Israel is in the midst of a political crisis that began with the entry of this year and culminated in recent hours after hundreds of thousands took to the streets to reject a bill backed by Prime Minister Benjamin Netanyahu that would amend the justice system.

The chronology of this crisis is as follows:


On January 4, the draft judicial reform plan was presented by Netanyahu's government coalition, six days after the inauguration of the 6th Israeli government.

The project sparked controversy in Israel, sparked by the government's tendency to implement what it calls "reforms" in the judiciary, while the opposition describes it as an attempt to "overthrow democracy."


On January 4, Israel's new justice minister, Yariv Levin, announced his intention to amend the judicial system to include an "exception" that would allow parliament to suspend Supreme Court decisions.


January 7, 2023, thousands of Israelis demonstrated against the new Israeli government headed by Benjamin Netanyahu to protest what they describe as a coup against the constitution.


On January 21, 2023, demonstrations continued and took place on a weekly basis against the far-right government in Tel Aviv, Beersheba, Haifa, and West Jerusalem, protesting the right-wing government's plan to introduce amendments to the judicial system and enact laws that protesters consider a coup against the democratic system, the rule of law, and the independence of the judiciary.


On January 22, 2023, right-wing Prime Minister Benjamin Netanyahu, leader of the Shas movement, dismissed Interior and Health Minister Aryeh Deri from his post, following a decision by the Israeli Supreme Court that ruled that Deri was not eligible for a ministerial portfolio due to his conviction twice for tax fraud and theft.


On February 20, 2023, two bills were approved in first reading, one giving the ruling coalition a majority in the committee on the appointment of judges and the other preventing the Supreme Court from repealing "Basic Laws" enacted by the Israeli Knesset.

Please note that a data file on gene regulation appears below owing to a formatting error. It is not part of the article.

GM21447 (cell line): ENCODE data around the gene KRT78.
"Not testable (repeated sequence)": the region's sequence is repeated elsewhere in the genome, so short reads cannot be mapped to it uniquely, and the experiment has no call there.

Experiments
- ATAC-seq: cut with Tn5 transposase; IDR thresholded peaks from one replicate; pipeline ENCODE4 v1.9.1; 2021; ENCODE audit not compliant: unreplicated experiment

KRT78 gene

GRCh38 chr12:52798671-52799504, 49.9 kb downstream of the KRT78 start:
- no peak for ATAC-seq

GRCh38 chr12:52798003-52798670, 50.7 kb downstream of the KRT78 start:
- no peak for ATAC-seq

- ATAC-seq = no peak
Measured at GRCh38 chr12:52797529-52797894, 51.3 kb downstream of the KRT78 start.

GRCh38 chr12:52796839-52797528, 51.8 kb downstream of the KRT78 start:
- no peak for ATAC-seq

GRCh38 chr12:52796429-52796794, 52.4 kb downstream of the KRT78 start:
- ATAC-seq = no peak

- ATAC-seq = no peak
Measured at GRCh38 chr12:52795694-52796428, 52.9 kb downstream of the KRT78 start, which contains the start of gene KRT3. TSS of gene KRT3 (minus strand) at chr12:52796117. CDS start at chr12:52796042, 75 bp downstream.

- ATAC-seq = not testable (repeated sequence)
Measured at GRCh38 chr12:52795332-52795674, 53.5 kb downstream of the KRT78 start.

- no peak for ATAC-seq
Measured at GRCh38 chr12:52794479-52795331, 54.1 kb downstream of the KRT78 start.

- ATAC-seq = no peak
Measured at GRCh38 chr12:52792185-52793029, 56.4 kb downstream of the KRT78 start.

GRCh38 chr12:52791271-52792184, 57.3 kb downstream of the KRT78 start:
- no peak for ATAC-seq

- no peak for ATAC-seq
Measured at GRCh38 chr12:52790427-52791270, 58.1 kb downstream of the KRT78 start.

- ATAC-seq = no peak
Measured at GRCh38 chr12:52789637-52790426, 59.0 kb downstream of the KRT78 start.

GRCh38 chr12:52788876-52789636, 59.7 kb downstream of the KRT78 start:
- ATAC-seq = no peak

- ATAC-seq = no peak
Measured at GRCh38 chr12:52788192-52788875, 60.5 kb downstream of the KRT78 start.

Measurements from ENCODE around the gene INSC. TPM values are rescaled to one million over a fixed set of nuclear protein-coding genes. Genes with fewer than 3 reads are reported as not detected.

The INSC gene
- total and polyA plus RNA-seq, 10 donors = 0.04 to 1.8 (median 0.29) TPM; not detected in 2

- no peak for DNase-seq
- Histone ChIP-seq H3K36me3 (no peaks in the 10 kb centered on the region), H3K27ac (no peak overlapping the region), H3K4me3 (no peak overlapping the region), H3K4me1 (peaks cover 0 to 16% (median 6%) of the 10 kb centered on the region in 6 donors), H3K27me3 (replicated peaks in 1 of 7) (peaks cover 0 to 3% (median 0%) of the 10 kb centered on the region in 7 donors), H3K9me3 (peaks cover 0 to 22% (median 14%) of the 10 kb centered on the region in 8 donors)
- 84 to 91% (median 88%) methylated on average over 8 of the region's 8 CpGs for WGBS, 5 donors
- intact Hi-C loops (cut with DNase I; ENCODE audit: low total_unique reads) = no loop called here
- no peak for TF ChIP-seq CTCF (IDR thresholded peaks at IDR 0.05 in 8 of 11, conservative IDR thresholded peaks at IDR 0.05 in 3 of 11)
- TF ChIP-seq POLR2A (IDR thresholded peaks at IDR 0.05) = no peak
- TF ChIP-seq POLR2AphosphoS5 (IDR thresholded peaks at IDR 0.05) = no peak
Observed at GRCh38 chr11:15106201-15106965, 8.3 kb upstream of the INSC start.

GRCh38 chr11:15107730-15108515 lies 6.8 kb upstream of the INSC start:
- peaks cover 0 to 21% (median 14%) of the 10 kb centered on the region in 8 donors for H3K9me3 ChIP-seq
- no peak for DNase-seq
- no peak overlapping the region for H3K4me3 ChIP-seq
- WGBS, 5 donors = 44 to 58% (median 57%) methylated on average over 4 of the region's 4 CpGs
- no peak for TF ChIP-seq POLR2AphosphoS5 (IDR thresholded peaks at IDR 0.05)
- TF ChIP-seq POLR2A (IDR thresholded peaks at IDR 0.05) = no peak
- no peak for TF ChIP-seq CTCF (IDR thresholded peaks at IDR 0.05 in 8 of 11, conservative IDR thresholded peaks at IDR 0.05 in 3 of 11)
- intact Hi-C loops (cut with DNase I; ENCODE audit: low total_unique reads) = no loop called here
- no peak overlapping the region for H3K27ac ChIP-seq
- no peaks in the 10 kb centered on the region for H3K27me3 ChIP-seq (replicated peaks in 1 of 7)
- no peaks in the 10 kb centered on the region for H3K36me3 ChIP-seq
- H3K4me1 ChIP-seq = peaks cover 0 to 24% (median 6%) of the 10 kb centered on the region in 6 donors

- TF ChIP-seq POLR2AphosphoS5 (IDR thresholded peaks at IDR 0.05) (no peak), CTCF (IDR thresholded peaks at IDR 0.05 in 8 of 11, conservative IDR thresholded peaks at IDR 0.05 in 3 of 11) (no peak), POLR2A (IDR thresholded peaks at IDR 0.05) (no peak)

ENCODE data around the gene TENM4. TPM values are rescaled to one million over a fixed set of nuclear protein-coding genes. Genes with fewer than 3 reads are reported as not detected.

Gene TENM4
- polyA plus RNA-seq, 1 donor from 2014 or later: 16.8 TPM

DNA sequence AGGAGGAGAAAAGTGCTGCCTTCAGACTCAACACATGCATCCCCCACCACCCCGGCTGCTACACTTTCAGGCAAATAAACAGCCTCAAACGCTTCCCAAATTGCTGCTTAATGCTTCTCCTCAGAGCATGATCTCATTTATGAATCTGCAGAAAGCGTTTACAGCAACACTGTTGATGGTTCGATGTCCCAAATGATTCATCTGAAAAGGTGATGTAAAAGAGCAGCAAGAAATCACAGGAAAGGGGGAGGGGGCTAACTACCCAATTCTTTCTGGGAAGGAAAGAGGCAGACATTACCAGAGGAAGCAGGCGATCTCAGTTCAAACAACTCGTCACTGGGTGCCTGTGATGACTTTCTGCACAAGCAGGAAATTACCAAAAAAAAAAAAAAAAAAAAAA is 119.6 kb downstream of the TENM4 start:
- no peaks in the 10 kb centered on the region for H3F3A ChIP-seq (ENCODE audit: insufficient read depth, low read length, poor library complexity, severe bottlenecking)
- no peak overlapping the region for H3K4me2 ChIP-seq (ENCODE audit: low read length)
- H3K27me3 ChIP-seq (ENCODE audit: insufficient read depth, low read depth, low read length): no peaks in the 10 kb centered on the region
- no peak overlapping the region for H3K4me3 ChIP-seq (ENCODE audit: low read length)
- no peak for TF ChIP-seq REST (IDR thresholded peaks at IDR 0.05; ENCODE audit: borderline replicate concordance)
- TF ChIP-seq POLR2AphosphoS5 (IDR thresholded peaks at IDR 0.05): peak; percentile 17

On February 21, 2023, the Israeli Knesset approved in the first reading the first part of the plan for change in the judiciary, by a majority of 63 deputies, and returned to the Constitution Committee for preparation in preparation for voting on the second and third readings.


On February 22, 2023, the Plenum of the Israeli Knesset approved in the preliminary debate that:

1- Two bills within the package of laws on changes in the Israeli justice system, one of which is called the "overriding clause", which provides for circumvention of the decisions of the Israeli Supreme Court and enables the Knesset to enact laws with an ordinary majority of 61 members that were struck down by the Supreme Court. This law is one of the pieces of legislation that "will weaken the judiciary and undermine the Supreme Court," along with another law passed by the Knesset in the first debate that prevents the court from repealing "Basic Laws" enacted by the Knesset.

2. The Knesset approved in the preliminary debate the so-called "Deri 2" law, which enables the reappointment of Shas party leader Aryeh Deri as minister despite a previous Supreme Court decision to ban him because of his convictions in cases of financial corruption and tax evasion. This law prohibits the Supreme Court from exercising judicial control over the appointment or cancellation of the appointment of ministers, and retains this in the hands of the Knesset.

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Demonstrations in Israel lasted for more than 12 weeks in Tel Aviv and elsewhere, until the situation exploded yesterday evening (March 26) as protesters demanded the resignation of Netanyahu and his government.